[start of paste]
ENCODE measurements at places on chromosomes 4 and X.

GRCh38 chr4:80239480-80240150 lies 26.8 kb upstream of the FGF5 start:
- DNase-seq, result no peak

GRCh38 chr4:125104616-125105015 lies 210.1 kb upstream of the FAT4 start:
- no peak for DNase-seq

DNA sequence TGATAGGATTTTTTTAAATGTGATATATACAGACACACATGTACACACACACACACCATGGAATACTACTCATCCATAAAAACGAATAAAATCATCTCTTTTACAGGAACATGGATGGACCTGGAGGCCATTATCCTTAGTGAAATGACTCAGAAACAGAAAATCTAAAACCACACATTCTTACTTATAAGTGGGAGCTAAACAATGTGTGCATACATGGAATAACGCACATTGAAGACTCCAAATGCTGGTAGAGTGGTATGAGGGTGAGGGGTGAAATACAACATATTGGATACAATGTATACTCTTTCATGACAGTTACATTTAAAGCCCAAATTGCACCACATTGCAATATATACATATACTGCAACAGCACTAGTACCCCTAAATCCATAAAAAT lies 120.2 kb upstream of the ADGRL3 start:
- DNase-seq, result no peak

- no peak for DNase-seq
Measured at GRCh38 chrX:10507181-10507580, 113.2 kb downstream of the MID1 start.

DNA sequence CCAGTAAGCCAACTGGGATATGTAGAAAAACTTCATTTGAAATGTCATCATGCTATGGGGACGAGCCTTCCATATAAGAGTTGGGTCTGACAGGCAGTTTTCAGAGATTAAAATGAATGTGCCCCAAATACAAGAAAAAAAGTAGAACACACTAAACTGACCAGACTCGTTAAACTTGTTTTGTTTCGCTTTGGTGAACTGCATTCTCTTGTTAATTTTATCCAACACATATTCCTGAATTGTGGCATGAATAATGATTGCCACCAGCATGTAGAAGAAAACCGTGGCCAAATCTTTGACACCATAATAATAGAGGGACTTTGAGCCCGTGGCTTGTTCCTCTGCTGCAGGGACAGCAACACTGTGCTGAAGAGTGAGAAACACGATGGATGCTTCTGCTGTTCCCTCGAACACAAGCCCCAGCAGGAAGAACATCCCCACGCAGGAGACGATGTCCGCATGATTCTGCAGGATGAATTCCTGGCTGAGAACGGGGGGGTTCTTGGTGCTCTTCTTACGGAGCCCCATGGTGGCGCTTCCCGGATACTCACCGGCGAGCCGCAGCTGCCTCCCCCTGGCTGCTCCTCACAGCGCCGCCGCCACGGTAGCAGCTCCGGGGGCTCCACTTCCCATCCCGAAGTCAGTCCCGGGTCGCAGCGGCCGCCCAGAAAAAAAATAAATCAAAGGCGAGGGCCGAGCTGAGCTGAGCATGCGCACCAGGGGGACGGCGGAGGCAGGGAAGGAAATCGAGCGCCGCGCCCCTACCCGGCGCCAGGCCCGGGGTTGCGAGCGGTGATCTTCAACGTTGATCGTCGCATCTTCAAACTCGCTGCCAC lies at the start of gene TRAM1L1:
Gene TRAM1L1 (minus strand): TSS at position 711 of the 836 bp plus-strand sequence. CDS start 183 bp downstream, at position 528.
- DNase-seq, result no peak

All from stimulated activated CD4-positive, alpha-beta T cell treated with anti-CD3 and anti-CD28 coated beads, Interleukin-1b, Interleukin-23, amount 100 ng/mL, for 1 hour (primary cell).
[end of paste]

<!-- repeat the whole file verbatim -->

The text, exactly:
ENCODE measurements at places on chromosomes 4 and X.

GRCh38 chr4:80239480-80240150 lies 26.8 kb upstream of the FGF5 start:
- DNase-seq, result no peak

GRCh38 chr4:125104616-125105015 lies 210.1 kb upstream of the FAT4 start:
- no peak for DNase-seq

DNA sequence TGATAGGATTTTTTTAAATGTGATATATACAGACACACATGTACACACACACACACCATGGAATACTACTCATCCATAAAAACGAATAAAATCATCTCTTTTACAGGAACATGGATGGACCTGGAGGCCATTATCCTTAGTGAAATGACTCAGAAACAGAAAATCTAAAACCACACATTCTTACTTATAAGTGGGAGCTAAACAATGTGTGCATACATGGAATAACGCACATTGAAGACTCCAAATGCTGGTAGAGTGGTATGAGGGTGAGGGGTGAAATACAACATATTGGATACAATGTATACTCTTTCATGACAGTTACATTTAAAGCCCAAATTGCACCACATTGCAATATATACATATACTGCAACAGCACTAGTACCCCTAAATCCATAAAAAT lies 120.2 kb upstream of the ADGRL3 start:
- DNase-seq, result no peak

- no peak for DNase-seq
Measured at GRCh38 chrX:10507181-10507580, 113.2 kb downstream of the MID1 start.

DNA sequence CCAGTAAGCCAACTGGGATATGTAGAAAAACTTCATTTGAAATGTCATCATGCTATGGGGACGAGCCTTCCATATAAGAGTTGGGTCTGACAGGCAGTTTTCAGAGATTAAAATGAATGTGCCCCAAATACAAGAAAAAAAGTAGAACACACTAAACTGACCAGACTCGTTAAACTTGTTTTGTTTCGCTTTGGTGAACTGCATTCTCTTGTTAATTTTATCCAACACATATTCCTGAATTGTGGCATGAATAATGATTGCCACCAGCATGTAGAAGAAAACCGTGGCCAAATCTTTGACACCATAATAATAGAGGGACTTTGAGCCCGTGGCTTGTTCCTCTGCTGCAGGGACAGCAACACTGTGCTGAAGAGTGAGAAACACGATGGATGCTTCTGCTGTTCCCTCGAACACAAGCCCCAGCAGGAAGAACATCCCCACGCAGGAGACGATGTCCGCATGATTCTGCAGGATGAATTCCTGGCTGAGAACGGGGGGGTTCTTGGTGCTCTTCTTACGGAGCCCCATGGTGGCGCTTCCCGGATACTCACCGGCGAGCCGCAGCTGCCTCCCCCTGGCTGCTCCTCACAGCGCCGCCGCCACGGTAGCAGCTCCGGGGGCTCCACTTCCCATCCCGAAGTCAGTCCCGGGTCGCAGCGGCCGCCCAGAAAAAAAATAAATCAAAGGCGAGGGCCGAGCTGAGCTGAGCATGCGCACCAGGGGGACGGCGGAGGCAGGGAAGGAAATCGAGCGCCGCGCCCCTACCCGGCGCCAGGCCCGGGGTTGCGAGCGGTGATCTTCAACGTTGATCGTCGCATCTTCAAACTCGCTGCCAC lies at the start of gene TRAM1L1:
Gene TRAM1L1 (minus strand): TSS at position 711 of the 836 bp plus-strand sequence. CDS start 183 bp downstream, at position 528.
- DNase-seq, result no peak

All from stimulated activated CD4-positive, alpha-beta T cell treated with anti-CD3 and anti-CD28 coated beads, Interleukin-1b, Interleukin-23, amount 100 ng/mL, for 1 hour (primary cell).